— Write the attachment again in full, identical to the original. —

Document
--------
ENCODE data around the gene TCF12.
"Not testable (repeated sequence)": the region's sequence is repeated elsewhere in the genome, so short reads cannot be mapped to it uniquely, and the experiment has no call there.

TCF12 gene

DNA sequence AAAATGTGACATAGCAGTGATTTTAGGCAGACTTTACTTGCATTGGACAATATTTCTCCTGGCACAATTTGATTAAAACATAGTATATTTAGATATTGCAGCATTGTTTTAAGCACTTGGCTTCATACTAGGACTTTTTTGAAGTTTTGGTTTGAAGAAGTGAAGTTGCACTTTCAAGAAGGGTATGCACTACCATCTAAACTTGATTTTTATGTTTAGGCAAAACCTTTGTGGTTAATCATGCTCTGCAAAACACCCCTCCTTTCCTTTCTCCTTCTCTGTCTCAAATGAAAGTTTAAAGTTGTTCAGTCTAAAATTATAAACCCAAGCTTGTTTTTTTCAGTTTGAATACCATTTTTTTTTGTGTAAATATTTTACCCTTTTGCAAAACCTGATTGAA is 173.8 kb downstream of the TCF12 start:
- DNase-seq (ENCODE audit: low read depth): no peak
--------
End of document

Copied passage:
ENCODE data around the gene TCF12.
"Not testable (repeated sequence)": the region's sequence is repeated elsewhere in the genome, so short reads cannot be mapped to it uniquely, and the experiment has no call there.

TCF12 gene

DNA sequence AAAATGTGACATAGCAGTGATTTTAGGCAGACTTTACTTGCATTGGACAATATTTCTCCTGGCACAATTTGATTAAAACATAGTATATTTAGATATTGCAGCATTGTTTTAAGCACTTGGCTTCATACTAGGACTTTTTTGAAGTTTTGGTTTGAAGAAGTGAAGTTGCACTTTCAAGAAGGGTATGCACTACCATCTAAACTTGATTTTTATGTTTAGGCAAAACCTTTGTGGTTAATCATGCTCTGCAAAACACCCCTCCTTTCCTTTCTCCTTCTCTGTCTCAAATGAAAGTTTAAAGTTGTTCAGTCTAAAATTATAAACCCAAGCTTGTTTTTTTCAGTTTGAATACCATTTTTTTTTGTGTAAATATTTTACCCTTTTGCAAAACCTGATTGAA is 173.8 kb downstream of the TCF12 start:
- DNase-seq (ENCODE audit: low read depth): no peak